Look, I know how painful it is to write memoir - and I know who it is that’s cleaning up that crime scene - our terrified and abandoned inner children, who still remember the pain.The very same aspects of self that are responsible for our telling the story at all. Yet, for me, the telling isn’t done until the whole story is told.

‘Here’s what I feared and here’s how it reverberates in me still.’

The soul journey. That’s the story I want to read and it’s the story I want to write. Which is why I am sitting by the window today and wondering (again) whether I should just throw out my notes and let my hurt little girl take over the keyboard.

It’s a question of trust. Can I trust her? Can she trust me? It’s a matter of willingness. Will she let me tell the truth? Will I let her?

We can’t detach cause from effect, can’t separate the heart from the mind. Can’t remove traumatic event from symptom, from suffering. Continued ignorance of the depth of our own soul journey leaves our stories incomplete.

Reading these beautiful memoirs, so carefully crafted, so full of story and spunk, I fall in love with the little people who lived through them. I kneel beside them as I read, coaxing their terrified, lonely inner children from the closet. I’m so proud of you. I’m so sorry this happened to you. You are so brave to tell it. Tell me the rest. Tel me all of it. I’m willing to listen - and to walk with you, back into the light.

This is what Ruth is for me. This is what I am becoming for myself as I work on my own memoir. I write and I write and then, when I start to feel, I give my own abandoned inner child a chance to speak. I listen.

This takes time, and it may mean that my story never gets published, or even told. That matters less and less to me now.

What does matter to me is that I turn when I am called to turn, when I feel that tug at my awareness that tells me that a younger part of my own psyche, my own heart, is ready to tell the truth. What matters is that this younger me knows I will not abandon her again. That she trusts me.

My husband is also writing a memoir. Though for a long time he has called it a “Sci-fi Fiction Novel.” It’s a rollicking adventure about a boy who grows up on a spaceship and who finds himself lifted out of his life into an alternate reality where beings of light explain things to him. As he bounces in and out of his daily life, he grows more experienced, the shock wears off. He begins to look around and learn to negotiate the sudden changes of reality. With his eyes open, life hurts for awhile but then, it starts to make sense.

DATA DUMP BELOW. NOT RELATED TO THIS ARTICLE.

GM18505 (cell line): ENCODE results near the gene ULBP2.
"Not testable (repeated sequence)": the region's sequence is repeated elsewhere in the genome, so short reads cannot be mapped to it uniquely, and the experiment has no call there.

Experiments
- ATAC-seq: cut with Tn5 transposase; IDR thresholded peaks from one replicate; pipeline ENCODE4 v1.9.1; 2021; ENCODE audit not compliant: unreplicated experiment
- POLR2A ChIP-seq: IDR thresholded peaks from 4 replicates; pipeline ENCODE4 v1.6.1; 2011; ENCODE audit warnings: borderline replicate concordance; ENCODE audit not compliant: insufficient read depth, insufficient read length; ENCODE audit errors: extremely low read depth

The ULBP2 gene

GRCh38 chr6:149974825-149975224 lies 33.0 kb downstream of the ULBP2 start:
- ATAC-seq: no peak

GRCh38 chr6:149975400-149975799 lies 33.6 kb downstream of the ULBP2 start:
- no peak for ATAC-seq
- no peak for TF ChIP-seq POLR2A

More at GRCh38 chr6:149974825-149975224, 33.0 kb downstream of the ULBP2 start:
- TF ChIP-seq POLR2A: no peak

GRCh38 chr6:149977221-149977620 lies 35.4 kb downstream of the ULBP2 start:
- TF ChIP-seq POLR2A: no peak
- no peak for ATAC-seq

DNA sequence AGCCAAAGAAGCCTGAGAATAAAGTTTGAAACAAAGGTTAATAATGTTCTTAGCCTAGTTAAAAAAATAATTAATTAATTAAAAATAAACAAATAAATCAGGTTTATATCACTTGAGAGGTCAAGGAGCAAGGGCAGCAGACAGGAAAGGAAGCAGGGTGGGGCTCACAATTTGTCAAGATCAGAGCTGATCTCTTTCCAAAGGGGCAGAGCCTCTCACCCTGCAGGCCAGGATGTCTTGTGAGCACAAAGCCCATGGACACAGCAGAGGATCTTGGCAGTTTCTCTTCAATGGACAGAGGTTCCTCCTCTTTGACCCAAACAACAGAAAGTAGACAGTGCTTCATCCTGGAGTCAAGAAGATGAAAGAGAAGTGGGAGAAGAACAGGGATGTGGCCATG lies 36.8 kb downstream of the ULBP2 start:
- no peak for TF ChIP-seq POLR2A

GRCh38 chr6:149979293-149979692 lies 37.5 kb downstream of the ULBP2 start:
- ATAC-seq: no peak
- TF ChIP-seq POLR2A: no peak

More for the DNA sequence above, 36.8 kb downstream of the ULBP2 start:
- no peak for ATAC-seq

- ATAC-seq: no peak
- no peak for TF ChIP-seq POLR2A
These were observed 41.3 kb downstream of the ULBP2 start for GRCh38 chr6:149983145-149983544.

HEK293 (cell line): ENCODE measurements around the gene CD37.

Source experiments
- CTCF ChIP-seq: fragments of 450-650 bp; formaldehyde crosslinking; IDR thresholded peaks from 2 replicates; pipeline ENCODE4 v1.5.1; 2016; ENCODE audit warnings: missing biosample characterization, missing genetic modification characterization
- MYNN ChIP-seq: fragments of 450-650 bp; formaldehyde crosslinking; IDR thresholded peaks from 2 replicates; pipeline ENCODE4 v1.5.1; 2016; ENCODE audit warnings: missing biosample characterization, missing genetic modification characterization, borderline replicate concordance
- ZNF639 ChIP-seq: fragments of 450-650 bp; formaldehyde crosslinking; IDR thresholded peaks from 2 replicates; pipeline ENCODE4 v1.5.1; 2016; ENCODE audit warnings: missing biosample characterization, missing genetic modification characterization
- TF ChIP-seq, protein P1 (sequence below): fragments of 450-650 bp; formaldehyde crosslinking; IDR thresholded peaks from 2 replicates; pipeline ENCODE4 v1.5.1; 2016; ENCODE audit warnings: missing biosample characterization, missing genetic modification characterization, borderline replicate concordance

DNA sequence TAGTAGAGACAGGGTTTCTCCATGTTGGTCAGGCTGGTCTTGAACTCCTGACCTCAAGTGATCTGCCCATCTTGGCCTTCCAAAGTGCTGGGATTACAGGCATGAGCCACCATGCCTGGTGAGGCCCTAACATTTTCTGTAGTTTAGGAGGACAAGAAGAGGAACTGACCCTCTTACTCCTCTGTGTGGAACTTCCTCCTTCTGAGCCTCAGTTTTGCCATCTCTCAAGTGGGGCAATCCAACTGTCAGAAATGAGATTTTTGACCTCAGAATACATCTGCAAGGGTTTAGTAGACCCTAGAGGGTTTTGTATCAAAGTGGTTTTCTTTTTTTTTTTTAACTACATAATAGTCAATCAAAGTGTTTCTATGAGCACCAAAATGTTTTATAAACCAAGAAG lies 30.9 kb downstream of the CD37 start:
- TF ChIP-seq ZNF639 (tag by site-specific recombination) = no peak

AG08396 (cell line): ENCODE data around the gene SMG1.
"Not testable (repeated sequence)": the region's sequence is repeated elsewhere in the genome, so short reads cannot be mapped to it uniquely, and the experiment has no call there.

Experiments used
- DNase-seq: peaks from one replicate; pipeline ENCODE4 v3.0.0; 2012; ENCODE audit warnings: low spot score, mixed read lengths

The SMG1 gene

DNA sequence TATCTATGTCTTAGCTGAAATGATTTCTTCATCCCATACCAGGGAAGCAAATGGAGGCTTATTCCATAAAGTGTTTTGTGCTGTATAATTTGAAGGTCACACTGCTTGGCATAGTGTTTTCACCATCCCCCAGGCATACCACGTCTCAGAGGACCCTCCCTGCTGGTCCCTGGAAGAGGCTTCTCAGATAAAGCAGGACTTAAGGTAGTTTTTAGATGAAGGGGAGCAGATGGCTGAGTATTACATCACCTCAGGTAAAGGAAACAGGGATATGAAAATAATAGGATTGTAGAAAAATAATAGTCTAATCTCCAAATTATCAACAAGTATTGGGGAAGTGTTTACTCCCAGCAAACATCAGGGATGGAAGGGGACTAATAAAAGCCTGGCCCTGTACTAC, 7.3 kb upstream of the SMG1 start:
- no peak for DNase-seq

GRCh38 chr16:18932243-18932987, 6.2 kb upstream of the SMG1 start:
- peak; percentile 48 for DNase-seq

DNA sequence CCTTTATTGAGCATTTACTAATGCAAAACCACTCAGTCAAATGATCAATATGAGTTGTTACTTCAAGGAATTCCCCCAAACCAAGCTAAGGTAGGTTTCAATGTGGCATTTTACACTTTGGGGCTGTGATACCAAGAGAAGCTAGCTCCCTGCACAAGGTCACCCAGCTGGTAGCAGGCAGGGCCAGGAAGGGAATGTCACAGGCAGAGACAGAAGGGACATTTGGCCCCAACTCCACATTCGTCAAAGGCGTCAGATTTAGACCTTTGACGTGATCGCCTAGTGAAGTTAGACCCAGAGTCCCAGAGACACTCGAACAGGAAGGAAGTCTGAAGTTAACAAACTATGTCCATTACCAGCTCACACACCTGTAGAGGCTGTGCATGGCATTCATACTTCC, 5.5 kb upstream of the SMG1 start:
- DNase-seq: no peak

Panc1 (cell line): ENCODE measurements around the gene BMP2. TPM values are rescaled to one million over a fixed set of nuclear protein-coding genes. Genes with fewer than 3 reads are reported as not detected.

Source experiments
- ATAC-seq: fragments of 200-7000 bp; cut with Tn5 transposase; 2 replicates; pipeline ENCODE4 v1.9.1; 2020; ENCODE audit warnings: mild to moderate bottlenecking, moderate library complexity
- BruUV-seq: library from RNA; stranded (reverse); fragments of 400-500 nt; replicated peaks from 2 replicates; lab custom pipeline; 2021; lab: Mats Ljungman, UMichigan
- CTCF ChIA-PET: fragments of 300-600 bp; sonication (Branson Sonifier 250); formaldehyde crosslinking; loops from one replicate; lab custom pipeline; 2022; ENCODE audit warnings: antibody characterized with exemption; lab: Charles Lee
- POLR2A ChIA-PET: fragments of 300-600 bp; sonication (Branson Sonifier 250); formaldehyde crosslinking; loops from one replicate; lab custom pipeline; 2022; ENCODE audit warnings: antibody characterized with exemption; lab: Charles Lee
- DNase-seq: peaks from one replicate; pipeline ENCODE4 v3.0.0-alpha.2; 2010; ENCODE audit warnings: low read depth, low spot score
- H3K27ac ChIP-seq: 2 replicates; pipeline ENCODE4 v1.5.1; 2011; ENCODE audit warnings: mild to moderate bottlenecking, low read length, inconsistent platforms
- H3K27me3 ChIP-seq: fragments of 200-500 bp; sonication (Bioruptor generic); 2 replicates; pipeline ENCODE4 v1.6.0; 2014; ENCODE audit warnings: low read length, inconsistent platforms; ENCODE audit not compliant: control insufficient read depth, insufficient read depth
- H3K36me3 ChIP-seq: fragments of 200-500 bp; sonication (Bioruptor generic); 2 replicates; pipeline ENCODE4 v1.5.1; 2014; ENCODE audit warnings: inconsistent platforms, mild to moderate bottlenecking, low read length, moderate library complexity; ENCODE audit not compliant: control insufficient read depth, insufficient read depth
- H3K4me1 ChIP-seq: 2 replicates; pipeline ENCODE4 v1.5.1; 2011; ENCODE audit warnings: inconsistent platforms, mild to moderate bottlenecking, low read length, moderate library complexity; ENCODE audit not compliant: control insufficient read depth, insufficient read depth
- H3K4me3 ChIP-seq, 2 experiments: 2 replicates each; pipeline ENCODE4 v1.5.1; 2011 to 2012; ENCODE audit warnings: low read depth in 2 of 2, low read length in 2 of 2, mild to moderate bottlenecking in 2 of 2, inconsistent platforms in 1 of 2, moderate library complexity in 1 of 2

As he has shared his novel with me over time, he has also begun to be able to share his real life childhood story. This is what happens. We process the fiction (or paint the painting or perform the song, the dance, the play) and the non-fiction (the real life we lived through) moves with it.

The wild narrative makes sense of the wild trauma. When we realize it’s being written from the POV of a four year old child who was overwhelmed by the reality of a raging father, we see. We realize that these inner children are trying to speak forbidden words through walls of fear. Our stories - even our fictions - make a new kind of sense. There is an ordering principle at work in the world, and in the human psyche. In this way, as story changes, it changes and even saves our lives.

The children that we were are not left behind.

They come with us into every room we enter. Calling for recognition, for caring, for attention. When we give them voice, we heal.

This morning, I am sitting by the window, watching the snow. In the next room, my husband speaks into the phone. On the other side of the country, my son honors and releases a friend.

This morning, I am thinking about story and about a little boy named Sam who loved pizza, who smiled with a glimmer of mischief in his eye. I am thinking about my own children and my little sisters (now 50 and 46.) I am thinking about the beautiful man I married.

He interrupts this writing to tell me he is driving to Brooklyn this afternoon to dig our daughter’s car out of the snow. I was just thinking about his gentle and generous heart.

I was thinking about devotion. Between fathers and daughters, sisters and brothers, devotion of one friend to another. I stare a pile of Kodacolor memories scattered across the carpet. I turn toward a pile of papers, which I am probably going to discard today.

I am wondering if I can trust myself to remember. I am sitting by a window. Snow is falling. I am remembering.